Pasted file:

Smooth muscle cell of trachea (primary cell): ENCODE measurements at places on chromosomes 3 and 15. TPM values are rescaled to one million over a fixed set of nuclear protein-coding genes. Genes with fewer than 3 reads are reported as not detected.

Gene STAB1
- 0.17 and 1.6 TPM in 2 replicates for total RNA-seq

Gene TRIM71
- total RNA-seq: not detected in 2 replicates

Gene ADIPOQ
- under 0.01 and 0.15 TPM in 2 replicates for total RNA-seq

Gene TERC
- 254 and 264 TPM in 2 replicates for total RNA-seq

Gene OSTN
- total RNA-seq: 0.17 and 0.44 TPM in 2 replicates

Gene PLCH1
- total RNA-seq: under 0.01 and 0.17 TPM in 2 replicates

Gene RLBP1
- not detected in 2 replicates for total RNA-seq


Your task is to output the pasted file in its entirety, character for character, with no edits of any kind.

Smooth muscle cell of trachea (primary cell): ENCODE measurements at places on chromosomes 3 and 15. TPM values are rescaled to one million over a fixed set of nuclear protein-coding genes. Genes with fewer than 3 reads are reported as not detected.

Gene STAB1
- 0.17 and 1.6 TPM in 2 replicates for total RNA-seq

Gene TRIM71
- total RNA-seq: not detected in 2 replicates

Gene ADIPOQ
- under 0.01 and 0.15 TPM in 2 replicates for total RNA-seq

Gene TERC
- 254 and 264 TPM in 2 replicates for total RNA-seq

Gene OSTN
- total RNA-seq: 0.17 and 0.44 TPM in 2 replicates

Gene PLCH1
- total RNA-seq: under 0.01 and 0.17 TPM in 2 replicates

Gene RLBP1
- not detected in 2 replicates for total RNA-seq